High blood pressure (also known as Hypertension) is a primary risk factor for the development of coronary artery disease (where the arteries struggle to supply the heart with enough blood, oxygen and nutrients). High blood pressure is often asymptomatic, meaning that you have no symptoms, it is vital that you have your blood pressure checked on a regular basis. For some people, there is no identifiable cause for their high blood pressure, some people are able to maintain a healthy blood pressure through diet and exercise.

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What Is ‘Normal’ Blood Pressure?

Accessible healthcare means different things to different people. 

  • Normal blood pressure as less than 120/80,  
  • Elevated blood pressure as 120-129/ 84, 
  • High-normal 130-139/85-89,
  • Grade 1 (mild) hypertension as 140-159/ 90-99, 
  • Grade 2 (moderate) hypertension as 160-179/ 100-109,   
  • Grade 3 (severe) hypertension as greater than or equal to 180/110,

High blood pressure is generally not diagnosed with one reading unless your blood pressure is dangerously highIt takes two consecutive high blood pressure readings at separate medical appointments to confirm a diagnosis of hypertension. There are many factors that contribute to high blood pressure such as family history, dietary habits, and lifestyle factors.

8 Ways To Ensure An Accurate Blood Pressure Reading

To ensure an accurate blood pressure reading you can prepare in these simple ways:

1. Go to the bathroom before the test.

When your bladder is full, this can put pressure on the kidneys causing a temporary increase in your blood pressure.

2. Do not drink coffee or any beverage that contains caffeine

In the thirty minutes prior to having your blood pressure checked, do not drink coffee or any other drink that contains caffeine. Caffeine can temporarily increase your reading. 

3. Do not smoke

For the same reason as caffeine, in the 30 minutes prior to your blood pressure reading you should also not smoke. 

4. Do not exercise

For the same reason as caffeine and smoking, in the 30 minutes prior to your reading you should also not exercise.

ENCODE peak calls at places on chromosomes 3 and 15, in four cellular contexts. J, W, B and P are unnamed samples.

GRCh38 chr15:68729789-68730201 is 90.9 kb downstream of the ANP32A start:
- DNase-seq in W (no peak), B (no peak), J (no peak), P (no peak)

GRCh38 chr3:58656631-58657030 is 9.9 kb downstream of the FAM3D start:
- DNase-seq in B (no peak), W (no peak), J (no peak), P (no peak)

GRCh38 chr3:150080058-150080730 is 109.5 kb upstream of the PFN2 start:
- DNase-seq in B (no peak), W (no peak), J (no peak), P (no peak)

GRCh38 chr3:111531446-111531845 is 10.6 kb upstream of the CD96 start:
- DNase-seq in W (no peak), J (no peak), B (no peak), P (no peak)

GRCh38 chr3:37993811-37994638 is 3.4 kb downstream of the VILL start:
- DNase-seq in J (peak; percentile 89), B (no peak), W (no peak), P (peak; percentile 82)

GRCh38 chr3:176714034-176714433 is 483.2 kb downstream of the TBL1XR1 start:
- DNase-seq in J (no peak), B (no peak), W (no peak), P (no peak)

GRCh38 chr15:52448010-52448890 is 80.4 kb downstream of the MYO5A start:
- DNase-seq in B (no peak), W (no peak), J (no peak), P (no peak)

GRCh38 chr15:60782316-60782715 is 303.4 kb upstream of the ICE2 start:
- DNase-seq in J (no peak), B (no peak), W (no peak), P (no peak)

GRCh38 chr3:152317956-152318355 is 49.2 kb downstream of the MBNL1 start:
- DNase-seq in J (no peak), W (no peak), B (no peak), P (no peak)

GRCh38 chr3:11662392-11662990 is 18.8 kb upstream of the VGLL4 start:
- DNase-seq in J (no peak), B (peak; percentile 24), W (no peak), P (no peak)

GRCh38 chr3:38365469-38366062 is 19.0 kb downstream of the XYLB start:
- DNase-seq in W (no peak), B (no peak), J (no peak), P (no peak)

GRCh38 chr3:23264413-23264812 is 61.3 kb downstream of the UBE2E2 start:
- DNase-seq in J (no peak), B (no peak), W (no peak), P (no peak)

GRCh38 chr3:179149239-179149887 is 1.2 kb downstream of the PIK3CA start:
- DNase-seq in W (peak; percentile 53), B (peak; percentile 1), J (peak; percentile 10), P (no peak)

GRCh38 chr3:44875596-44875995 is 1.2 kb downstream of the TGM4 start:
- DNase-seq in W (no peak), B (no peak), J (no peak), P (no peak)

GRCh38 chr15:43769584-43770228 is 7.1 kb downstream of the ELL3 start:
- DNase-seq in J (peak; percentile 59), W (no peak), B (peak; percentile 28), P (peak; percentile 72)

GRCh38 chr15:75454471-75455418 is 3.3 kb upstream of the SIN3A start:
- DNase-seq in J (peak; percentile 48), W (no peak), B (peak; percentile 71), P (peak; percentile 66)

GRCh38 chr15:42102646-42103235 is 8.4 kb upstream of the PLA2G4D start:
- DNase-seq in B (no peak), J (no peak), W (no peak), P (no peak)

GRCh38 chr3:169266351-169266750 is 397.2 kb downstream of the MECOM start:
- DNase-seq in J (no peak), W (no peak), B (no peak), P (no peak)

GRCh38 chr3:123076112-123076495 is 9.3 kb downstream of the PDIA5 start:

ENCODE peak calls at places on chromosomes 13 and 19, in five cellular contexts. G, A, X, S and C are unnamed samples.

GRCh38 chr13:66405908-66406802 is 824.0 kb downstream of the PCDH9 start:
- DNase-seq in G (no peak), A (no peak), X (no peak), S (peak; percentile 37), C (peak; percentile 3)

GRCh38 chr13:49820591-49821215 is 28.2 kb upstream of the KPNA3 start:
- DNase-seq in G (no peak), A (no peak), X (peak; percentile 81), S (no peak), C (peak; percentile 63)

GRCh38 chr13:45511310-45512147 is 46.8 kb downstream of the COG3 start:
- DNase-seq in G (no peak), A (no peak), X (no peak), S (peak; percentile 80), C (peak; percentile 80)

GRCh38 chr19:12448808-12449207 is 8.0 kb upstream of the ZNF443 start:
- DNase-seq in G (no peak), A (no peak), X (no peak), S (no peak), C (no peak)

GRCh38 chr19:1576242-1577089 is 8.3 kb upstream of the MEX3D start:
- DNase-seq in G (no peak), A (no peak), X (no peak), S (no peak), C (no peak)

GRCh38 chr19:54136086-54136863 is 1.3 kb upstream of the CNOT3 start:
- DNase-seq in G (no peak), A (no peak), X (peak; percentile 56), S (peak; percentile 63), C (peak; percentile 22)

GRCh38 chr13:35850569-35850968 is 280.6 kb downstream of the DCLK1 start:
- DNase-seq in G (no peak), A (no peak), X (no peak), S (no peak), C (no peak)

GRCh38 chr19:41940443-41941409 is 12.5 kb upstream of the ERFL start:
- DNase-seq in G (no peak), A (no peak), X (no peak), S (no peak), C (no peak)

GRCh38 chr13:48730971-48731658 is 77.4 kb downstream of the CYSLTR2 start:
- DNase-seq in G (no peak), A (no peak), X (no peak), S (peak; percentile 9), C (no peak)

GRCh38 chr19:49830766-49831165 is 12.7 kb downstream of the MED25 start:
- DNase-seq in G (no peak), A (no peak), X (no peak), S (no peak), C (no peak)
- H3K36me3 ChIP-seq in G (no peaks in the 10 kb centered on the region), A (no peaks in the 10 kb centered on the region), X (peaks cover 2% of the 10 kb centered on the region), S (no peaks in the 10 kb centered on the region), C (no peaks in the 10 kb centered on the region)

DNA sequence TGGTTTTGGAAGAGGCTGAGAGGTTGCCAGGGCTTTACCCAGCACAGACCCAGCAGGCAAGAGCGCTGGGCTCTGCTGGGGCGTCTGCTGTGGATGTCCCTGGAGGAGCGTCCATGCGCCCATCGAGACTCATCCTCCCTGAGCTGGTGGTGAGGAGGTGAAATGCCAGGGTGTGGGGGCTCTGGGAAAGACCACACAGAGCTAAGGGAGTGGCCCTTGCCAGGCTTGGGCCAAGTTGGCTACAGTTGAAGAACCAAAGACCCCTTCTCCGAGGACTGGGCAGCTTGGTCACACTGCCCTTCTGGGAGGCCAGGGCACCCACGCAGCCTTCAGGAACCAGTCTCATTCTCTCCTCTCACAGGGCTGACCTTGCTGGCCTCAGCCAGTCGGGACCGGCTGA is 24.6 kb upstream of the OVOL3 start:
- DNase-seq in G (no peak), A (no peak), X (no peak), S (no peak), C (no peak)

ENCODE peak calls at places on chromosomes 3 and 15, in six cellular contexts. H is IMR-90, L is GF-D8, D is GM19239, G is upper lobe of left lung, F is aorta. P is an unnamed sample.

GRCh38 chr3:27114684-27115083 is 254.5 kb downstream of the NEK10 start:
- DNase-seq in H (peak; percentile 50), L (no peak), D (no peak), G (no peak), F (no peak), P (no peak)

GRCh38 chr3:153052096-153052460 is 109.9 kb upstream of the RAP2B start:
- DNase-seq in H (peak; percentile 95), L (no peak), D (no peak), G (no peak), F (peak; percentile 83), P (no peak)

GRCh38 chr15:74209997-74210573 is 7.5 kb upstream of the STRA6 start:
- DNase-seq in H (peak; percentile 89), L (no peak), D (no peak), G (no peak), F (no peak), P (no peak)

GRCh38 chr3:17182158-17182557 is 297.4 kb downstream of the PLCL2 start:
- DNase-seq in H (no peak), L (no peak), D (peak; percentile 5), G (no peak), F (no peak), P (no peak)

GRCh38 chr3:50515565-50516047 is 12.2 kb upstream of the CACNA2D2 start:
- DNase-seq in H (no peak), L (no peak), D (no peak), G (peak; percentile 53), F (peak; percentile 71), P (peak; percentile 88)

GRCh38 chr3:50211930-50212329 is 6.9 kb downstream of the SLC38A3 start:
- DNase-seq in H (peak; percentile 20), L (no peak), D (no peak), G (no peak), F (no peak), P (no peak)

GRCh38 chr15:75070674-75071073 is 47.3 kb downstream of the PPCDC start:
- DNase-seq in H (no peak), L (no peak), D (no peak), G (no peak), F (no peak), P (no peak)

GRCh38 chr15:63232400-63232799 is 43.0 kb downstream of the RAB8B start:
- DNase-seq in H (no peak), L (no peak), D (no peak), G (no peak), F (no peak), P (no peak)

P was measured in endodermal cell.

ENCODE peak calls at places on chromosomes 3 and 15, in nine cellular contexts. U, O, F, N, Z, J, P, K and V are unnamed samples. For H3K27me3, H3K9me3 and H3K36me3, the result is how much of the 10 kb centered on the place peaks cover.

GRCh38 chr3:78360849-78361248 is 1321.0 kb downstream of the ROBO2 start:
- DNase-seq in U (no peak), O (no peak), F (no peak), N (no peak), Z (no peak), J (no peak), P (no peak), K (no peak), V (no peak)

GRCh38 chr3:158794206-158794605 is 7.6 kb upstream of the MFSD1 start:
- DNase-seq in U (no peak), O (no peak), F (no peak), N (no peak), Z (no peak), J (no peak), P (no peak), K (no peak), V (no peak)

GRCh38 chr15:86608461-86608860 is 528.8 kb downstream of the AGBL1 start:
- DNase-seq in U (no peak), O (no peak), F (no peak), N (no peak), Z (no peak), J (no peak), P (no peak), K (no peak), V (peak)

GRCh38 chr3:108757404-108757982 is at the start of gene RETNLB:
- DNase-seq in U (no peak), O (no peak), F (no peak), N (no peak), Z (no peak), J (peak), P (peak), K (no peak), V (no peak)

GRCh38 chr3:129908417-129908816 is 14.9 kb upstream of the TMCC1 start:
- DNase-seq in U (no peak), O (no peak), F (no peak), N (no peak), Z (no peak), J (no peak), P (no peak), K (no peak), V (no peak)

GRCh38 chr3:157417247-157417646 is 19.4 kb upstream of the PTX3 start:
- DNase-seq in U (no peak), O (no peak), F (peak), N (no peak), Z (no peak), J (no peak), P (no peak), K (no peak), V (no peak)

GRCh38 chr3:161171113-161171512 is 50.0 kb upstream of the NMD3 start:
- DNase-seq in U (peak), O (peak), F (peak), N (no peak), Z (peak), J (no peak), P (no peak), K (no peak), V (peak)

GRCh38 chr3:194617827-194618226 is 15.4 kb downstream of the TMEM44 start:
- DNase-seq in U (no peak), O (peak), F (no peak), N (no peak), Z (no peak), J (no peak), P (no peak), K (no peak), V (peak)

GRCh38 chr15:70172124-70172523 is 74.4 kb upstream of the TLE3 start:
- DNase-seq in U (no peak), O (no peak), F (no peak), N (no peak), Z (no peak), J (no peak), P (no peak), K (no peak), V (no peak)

5. Don’t talk while your blood pressure reading is being taken

Speaking can cause temporary changes in your heart rate and blood pressure. When you talk, you are expending energy and engaging your respiratory system, which can lead to fluctuations in blood pressure. These fluctuations can interfere with the measurement and result in inaccurate readings. 

6. Rest for at least 5 minutes prior to having your blood pressure checked

When you’re active or engaged in activities, your blood pressure may be temporarily elevated due to physical exertion or emotional stress. Resting for a few minutes allows your blood pressure to stabilisee and return to a more typical baseline level. 

7. Sit in a chair, do not cross your legs, your feet on the floor.

Crossing your legs can impede blood flow in your legs and affect the distribution of blood in your body. This can lead to inaccurate blood pressure readings because it alters the pressure and volume of blood in the arteries, potentially resulting in artificially elevated readings. 

Maintaining a consistent position for blood pressure measurements is important for accurate comparisons over time. By having your feet flat on the floor you can ensure that readings are taken under similar conditions during each visit. 

8. Rest your arm on a table at the level of your heart

This ensures the blood is not fighting gravity to reach the blood pressure cuff. If your arm is above your heart it can artificially raise your blood pressure reading because your heart is working harder. 

What Happens If I Am Diagnosed With High Blood Pressure?

If you receive two consecutive high blood pressure readings at separate medical appointments, your primary healthcare provider will speak to you about lifestyle changes before prescribing medication. The common discussions that are had include 

1. Regular physical exercise

Can result in a reduction in blood pressure as much as as much as 5–7 mmHg (Hegde & Solomon, 2015). To benefit from exercise, one should participate in 30 minutes of moderate physical activity every day (Mayo Clinic, 10 drug-free ways to control high blood pressure 2022).